3. RSS will stay alive: while speculation for the shuttering of Google Reader center around their desire to give Google plus a boost in it’s place, RSS will stay alive. The reason? Sites like mine are eager to get their content out into circulation by any means, and fashionable aggregators like Flipboard and others will eagerly collect it and put it out.


Thoughts? Opinions? Reactions? Please share them in the comments section below.


 
 
 
Samer Kurdi

Samer Kurdi

Has been reviewing software since 2006 when he started Freewaregenius.com
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  • http://carbonize.co.uk Carbonize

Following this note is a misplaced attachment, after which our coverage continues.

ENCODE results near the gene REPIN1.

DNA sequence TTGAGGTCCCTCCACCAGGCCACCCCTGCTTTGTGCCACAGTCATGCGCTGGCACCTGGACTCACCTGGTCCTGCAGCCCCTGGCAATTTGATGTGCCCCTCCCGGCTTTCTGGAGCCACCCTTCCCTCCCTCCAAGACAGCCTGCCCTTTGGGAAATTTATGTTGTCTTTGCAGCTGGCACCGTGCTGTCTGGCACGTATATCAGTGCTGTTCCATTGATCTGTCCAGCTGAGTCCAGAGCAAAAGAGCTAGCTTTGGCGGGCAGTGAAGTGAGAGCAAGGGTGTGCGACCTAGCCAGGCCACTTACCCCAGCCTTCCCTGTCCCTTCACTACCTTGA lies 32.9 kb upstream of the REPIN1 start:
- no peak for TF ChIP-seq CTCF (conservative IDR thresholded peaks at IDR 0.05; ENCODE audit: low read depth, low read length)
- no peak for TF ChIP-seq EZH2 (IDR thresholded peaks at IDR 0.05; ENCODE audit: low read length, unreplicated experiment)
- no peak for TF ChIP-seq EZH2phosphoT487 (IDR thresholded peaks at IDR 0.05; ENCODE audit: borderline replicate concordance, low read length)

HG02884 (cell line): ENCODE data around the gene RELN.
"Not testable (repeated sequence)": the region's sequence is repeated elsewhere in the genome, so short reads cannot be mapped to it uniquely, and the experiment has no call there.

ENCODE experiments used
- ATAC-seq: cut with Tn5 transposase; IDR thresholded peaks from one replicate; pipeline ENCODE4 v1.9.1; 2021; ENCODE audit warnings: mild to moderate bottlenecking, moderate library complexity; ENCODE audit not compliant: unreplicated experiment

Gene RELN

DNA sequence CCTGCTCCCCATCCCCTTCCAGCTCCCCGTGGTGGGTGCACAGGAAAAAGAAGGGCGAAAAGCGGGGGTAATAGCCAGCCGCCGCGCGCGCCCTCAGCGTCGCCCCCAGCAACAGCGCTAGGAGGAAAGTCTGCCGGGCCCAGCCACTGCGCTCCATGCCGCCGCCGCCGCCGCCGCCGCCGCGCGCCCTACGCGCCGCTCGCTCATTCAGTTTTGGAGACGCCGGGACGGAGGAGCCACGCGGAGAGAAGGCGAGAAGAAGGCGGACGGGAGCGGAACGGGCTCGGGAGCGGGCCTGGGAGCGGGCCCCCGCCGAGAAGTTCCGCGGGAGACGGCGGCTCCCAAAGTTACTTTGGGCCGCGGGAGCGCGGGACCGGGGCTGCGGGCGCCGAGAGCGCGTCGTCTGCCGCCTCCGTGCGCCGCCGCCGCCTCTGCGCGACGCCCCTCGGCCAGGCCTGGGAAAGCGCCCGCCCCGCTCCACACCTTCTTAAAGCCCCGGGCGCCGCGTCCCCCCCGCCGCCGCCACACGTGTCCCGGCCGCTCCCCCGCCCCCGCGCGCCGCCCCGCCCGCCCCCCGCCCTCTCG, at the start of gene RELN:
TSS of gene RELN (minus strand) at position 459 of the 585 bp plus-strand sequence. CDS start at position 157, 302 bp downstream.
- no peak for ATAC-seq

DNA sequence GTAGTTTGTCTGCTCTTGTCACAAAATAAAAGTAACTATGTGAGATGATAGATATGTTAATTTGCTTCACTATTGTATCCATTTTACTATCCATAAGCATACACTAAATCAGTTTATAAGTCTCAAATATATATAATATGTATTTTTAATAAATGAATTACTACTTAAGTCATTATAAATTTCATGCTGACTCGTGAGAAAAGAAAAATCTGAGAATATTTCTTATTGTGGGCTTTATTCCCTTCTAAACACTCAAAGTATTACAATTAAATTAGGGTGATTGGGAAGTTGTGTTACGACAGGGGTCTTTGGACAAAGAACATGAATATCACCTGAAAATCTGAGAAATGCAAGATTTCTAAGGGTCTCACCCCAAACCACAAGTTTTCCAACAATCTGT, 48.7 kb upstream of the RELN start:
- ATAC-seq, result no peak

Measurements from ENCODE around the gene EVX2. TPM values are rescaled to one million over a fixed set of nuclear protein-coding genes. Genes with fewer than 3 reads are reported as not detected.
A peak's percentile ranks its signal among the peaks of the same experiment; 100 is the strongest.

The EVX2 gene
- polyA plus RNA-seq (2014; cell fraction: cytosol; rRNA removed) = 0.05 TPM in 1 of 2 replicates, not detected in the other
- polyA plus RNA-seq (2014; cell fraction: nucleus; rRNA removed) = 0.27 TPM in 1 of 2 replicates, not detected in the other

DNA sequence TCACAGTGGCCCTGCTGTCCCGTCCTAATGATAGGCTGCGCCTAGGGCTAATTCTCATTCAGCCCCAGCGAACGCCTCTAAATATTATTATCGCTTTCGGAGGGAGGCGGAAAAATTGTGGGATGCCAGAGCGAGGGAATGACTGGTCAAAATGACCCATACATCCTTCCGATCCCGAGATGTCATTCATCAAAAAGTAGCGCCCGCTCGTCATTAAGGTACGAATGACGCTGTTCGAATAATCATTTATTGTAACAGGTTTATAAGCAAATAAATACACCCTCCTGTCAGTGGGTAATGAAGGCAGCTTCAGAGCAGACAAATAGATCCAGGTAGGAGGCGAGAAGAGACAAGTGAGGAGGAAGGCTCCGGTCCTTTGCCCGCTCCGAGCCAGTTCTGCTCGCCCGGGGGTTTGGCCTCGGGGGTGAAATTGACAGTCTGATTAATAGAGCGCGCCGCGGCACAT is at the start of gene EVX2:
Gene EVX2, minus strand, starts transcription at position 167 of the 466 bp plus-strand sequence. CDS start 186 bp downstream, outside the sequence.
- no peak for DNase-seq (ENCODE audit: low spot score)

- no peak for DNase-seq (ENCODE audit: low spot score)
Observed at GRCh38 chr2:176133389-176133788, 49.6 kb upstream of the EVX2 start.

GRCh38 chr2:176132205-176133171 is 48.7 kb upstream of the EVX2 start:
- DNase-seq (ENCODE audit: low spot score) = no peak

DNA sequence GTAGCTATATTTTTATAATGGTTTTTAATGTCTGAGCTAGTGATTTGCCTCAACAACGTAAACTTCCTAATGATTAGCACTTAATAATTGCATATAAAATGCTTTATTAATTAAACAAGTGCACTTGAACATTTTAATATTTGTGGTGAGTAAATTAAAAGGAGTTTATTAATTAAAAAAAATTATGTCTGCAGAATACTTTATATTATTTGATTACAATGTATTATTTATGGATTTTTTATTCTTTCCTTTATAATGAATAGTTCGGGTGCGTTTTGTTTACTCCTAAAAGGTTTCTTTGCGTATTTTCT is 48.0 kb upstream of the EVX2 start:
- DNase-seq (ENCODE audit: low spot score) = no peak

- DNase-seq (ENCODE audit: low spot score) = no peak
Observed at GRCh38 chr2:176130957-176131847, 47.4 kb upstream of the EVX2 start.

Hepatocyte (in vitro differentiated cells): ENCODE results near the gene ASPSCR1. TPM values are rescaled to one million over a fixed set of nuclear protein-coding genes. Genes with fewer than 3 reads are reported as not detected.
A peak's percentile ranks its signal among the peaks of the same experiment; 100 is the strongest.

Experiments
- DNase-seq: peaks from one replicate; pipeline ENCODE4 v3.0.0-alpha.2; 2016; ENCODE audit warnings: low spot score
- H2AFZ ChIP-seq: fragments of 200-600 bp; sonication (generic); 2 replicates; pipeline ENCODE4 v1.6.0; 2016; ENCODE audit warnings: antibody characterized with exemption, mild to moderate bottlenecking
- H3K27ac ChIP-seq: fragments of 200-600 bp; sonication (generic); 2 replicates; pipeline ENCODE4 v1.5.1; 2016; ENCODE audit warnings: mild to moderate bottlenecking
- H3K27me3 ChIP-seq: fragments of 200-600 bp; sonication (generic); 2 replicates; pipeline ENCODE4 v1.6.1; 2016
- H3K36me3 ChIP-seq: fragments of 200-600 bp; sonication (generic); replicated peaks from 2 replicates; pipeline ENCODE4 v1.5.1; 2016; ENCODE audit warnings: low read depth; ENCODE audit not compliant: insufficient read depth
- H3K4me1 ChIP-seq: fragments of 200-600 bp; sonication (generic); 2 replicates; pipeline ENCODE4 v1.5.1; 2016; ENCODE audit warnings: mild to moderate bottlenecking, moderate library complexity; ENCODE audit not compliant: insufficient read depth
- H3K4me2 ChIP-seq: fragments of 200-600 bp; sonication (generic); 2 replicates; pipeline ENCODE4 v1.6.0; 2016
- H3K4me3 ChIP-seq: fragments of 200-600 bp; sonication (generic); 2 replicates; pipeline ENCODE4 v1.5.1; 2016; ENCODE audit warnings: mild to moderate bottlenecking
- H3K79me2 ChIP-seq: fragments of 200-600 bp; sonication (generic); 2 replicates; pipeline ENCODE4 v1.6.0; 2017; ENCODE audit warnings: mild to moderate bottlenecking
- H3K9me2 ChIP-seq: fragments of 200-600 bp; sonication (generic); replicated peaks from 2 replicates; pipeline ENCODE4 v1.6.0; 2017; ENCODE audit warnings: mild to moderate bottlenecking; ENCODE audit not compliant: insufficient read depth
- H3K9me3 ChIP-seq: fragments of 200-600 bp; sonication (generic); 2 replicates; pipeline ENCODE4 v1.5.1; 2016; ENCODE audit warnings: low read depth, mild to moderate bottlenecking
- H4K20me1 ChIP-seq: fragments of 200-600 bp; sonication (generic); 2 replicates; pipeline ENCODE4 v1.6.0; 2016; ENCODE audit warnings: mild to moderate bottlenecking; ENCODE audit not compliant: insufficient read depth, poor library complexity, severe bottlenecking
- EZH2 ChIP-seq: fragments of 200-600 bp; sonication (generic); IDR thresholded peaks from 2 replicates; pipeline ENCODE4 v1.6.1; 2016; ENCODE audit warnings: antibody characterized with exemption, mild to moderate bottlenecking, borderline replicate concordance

RSS was a brilliant idea but a lot of people feel that Google Reader actually sopped it becoming more popular. The theory being that other people decided not to develop RSS readers as Google would always be the big player and so RSS never became that popular. I personally use the Live Bookmarks function of Firefox for the three RSS feeds I keep track of.

    As to point 1 of your post this is also why people are not happy about Opera dropping their own Presto engine and switching to Webkit. Having more engines out there means people are more likely to code to standards rather than for a particular engine. I remember the old days before Firefox and Chrome when a lot of websites were designed in IE and looked terrible in any standards compliant web browser. Now we face the possibility of people writing JavaScript and CSS for Webkit at the expense of Gecko and Trident.

  • Andrew

    I I DIDN”T actually go in and check the feeds hardly at all.